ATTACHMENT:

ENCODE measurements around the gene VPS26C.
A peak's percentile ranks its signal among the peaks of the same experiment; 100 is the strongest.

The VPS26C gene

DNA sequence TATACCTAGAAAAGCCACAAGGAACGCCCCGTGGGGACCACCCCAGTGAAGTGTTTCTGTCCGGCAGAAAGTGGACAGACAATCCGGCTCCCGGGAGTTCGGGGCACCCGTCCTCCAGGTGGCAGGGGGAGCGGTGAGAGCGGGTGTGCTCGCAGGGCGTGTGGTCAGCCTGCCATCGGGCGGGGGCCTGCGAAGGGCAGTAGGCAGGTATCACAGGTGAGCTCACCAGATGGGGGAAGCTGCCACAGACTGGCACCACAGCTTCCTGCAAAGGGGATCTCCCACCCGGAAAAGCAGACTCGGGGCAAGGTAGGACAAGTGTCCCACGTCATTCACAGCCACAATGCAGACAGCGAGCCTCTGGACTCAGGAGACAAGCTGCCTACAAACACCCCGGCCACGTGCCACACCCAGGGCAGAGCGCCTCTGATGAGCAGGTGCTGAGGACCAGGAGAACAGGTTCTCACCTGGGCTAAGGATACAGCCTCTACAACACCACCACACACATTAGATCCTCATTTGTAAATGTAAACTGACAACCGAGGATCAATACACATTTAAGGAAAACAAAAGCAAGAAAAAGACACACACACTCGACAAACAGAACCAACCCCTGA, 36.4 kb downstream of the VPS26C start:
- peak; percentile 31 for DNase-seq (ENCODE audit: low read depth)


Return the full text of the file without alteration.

ENCODE measurements around the gene VPS26C.
A peak's percentile ranks its signal among the peaks of the same experiment; 100 is the strongest.

The VPS26C gene

DNA sequence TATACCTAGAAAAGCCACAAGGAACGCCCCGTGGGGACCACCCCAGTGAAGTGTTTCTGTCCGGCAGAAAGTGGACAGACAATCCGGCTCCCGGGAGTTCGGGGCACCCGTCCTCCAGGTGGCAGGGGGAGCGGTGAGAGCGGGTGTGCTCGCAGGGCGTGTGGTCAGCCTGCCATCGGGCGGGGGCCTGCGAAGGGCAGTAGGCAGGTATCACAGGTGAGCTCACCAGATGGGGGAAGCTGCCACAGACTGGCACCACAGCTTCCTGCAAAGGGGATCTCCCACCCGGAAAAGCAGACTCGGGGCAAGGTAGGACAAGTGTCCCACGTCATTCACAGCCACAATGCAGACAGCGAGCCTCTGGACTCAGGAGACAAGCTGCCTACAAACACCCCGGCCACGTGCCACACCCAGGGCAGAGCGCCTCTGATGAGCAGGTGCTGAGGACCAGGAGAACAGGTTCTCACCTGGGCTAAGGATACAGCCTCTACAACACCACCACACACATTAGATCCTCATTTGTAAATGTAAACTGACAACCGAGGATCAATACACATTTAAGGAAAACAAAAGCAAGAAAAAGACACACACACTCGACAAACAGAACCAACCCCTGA, 36.4 kb downstream of the VPS26C start:
- peak; percentile 31 for DNase-seq (ENCODE audit: low read depth)